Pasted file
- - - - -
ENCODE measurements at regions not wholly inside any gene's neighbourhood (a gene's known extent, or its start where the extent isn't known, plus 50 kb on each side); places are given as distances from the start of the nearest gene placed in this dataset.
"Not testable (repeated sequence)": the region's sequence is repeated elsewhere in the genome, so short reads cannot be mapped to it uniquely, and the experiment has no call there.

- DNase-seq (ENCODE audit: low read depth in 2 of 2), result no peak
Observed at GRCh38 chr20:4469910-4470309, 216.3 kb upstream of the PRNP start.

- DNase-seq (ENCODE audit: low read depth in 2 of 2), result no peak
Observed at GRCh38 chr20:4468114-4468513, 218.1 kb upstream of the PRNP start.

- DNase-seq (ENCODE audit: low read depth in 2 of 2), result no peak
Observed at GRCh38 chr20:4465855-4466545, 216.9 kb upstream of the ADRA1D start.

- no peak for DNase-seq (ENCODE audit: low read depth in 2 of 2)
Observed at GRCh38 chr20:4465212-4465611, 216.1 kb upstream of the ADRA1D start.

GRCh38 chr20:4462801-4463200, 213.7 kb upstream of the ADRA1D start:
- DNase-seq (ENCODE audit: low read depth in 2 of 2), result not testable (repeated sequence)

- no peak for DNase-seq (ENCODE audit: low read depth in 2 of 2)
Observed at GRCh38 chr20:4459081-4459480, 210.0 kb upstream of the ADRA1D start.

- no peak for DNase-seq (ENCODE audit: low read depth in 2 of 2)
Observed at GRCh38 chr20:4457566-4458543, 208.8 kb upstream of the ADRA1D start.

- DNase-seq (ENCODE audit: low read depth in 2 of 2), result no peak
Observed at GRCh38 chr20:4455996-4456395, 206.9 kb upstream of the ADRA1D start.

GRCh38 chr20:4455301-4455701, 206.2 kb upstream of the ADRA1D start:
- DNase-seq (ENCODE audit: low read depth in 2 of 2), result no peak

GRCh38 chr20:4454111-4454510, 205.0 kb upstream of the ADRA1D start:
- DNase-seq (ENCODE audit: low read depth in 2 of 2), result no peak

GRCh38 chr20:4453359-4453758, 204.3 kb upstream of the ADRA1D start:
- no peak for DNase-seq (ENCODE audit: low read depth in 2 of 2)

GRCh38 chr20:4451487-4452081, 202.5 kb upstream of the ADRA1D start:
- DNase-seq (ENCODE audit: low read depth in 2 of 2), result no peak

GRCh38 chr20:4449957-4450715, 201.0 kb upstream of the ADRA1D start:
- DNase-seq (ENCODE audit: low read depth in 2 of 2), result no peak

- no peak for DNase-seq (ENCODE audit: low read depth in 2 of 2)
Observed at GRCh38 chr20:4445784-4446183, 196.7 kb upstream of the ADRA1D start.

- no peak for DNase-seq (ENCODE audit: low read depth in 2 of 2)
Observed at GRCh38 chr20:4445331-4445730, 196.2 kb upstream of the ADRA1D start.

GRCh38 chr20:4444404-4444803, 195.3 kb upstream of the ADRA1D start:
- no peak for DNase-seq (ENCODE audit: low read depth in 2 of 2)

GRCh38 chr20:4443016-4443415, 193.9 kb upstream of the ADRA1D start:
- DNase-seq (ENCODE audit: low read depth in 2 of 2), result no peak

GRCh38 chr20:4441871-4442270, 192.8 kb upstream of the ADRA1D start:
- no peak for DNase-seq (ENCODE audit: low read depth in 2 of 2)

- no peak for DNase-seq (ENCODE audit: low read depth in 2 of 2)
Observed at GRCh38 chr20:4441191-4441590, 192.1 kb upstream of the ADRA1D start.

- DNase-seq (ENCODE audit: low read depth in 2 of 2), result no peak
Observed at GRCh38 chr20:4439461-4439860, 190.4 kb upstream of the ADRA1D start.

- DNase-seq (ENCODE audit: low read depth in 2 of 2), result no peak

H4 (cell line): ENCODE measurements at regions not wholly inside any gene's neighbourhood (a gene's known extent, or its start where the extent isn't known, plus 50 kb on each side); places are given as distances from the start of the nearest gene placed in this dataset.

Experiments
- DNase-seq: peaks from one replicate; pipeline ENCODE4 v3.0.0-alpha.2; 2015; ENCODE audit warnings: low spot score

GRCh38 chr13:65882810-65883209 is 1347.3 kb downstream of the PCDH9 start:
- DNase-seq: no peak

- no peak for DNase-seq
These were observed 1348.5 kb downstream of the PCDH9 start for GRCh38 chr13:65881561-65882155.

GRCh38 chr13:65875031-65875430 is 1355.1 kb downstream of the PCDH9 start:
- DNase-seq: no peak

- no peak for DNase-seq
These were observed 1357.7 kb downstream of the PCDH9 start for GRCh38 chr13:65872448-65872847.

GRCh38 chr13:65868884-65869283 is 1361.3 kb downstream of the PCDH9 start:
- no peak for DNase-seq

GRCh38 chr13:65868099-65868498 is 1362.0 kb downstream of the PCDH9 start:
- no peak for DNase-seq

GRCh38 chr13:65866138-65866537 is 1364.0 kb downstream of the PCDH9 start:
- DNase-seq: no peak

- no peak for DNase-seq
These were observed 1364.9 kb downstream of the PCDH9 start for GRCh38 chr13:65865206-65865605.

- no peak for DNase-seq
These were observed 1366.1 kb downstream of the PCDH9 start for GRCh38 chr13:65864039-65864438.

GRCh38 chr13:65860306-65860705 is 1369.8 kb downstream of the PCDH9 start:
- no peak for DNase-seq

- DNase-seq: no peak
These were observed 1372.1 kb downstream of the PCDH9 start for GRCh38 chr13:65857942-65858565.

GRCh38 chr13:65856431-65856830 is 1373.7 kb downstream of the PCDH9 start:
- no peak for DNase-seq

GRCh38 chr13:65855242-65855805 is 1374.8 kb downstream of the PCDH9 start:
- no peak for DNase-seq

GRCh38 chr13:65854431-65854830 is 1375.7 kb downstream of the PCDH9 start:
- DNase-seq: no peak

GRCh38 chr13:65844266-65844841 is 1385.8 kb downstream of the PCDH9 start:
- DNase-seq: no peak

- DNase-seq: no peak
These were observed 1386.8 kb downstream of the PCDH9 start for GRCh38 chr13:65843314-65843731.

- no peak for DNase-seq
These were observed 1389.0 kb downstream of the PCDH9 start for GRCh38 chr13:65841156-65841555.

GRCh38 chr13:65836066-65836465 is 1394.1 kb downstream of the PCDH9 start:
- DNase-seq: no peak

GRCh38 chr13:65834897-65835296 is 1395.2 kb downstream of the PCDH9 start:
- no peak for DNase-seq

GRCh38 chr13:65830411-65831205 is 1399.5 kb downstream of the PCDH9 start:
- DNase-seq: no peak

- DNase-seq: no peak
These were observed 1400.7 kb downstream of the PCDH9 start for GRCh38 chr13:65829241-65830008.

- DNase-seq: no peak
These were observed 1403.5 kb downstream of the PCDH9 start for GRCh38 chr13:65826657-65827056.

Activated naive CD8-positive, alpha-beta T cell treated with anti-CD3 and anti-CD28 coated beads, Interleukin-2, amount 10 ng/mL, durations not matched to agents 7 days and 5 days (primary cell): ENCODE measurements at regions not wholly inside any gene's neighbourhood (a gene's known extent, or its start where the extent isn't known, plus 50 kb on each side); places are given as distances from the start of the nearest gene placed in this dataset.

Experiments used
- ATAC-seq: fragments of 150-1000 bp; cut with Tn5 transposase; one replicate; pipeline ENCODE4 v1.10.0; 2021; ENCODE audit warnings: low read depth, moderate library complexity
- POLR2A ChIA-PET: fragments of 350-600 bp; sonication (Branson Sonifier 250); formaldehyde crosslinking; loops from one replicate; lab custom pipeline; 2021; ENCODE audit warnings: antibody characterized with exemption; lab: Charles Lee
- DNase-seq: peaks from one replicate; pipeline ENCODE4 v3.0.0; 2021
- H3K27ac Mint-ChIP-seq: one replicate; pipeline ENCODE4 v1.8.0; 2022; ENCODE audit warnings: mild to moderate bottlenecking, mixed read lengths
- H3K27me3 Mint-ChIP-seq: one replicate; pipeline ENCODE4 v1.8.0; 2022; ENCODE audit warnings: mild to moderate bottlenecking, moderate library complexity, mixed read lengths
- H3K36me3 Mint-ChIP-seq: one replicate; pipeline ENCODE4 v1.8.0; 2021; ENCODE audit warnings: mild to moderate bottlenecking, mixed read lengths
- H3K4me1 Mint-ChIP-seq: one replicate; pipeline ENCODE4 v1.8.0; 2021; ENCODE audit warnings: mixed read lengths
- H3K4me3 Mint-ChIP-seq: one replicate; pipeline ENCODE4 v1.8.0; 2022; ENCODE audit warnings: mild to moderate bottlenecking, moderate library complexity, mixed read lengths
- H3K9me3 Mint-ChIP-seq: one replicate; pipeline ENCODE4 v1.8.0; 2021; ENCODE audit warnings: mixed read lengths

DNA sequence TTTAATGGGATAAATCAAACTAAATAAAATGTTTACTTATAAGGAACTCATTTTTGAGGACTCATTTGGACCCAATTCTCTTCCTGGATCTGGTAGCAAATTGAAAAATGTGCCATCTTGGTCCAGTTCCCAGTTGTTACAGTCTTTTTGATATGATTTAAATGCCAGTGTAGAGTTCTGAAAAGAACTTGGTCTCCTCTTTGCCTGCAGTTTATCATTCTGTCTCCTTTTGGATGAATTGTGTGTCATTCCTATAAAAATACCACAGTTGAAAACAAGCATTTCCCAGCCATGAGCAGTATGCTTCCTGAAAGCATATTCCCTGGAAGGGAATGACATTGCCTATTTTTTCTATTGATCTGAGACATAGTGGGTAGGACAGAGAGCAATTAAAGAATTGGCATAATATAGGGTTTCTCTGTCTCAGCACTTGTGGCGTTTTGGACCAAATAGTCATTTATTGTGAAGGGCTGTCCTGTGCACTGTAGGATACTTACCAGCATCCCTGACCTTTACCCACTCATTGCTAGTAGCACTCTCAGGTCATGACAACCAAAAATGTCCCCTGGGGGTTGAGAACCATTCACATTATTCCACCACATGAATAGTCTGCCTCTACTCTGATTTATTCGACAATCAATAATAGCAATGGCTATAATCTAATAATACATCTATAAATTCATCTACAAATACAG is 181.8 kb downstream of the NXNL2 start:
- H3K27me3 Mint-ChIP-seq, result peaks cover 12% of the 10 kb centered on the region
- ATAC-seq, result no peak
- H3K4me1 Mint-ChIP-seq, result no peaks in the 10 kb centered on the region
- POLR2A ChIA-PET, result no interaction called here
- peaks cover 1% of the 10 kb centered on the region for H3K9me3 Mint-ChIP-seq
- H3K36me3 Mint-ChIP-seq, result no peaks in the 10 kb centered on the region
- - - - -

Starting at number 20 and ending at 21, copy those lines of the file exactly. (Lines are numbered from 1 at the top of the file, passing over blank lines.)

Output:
- DNase-seq (ENCODE audit: low read depth in 2 of 2), result no peak

GRCh38 chr20:4454111-4454510, 205.0 kb upstream of the ADRA1D start: